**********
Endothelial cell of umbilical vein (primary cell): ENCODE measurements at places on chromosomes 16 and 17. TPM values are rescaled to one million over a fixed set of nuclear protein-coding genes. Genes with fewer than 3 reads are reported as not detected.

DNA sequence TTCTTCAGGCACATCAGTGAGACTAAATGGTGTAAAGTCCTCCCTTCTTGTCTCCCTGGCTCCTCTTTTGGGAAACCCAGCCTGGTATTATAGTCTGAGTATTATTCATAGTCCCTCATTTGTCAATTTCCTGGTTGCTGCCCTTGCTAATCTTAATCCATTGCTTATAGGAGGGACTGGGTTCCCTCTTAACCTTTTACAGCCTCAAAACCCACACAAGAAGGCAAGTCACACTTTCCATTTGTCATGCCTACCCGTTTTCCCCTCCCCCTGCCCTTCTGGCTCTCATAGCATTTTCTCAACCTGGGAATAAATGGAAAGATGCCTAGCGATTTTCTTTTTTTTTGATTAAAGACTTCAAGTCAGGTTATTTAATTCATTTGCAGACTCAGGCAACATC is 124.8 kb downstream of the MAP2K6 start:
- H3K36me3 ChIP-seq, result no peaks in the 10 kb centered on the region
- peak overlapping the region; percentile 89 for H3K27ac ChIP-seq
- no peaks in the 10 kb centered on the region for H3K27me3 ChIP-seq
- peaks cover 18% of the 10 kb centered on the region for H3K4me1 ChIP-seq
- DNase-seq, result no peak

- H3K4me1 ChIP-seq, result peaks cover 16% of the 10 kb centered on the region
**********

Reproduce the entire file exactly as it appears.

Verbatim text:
Endothelial cell of umbilical vein (primary cell): ENCODE measurements at places on chromosomes 16 and 17. TPM values are rescaled to one million over a fixed set of nuclear protein-coding genes. Genes with fewer than 3 reads are reported as not detected.

DNA sequence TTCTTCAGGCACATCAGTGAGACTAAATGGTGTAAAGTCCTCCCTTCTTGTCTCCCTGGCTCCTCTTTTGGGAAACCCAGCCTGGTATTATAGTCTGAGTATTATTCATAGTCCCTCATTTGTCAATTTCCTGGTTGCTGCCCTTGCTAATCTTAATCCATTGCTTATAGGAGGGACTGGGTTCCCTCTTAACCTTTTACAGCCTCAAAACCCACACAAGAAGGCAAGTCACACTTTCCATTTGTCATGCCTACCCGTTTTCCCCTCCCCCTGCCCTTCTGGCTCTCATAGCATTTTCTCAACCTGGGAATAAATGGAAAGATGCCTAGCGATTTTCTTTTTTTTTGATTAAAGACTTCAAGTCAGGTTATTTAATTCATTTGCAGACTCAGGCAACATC is 124.8 kb downstream of the MAP2K6 start:
- H3K36me3 ChIP-seq, result no peaks in the 10 kb centered on the region
- peak overlapping the region; percentile 89 for H3K27ac ChIP-seq
- no peaks in the 10 kb centered on the region for H3K27me3 ChIP-seq
- peaks cover 18% of the 10 kb centered on the region for H3K4me1 ChIP-seq
- DNase-seq, result no peak

- H3K4me1 ChIP-seq, result peaks cover 16% of the 10 kb centered on the region